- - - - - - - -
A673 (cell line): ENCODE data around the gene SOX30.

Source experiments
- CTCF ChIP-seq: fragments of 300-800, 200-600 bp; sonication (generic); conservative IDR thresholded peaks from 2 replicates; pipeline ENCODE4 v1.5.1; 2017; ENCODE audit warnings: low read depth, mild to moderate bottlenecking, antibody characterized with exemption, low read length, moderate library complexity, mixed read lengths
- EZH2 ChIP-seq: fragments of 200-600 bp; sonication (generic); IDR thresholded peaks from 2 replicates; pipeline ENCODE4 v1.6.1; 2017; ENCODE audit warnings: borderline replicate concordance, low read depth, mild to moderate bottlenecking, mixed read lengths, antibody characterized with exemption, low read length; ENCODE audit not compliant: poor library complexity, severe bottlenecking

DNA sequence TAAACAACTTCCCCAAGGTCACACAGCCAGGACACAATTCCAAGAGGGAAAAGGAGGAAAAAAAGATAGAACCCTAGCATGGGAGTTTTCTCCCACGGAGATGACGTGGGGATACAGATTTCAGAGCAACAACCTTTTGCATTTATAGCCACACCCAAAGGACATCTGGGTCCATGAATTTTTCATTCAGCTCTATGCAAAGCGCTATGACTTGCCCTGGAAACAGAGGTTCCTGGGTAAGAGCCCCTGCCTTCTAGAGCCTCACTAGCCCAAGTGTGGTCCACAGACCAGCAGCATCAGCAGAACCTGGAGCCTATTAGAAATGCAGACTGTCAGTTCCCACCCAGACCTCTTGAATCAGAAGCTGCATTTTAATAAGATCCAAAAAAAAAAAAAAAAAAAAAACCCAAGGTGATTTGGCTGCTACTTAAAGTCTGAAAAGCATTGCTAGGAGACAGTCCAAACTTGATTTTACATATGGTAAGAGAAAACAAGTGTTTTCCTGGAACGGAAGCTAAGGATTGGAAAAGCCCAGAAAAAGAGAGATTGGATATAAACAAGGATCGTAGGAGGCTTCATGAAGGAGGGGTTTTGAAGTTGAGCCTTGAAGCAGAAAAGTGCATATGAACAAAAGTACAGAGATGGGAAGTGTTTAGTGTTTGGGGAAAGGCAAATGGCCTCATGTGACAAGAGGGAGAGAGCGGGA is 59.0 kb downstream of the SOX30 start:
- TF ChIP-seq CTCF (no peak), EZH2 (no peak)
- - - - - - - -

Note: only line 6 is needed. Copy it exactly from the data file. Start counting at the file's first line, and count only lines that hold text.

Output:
- TF ChIP-seq CTCF (no peak), EZH2 (no peak)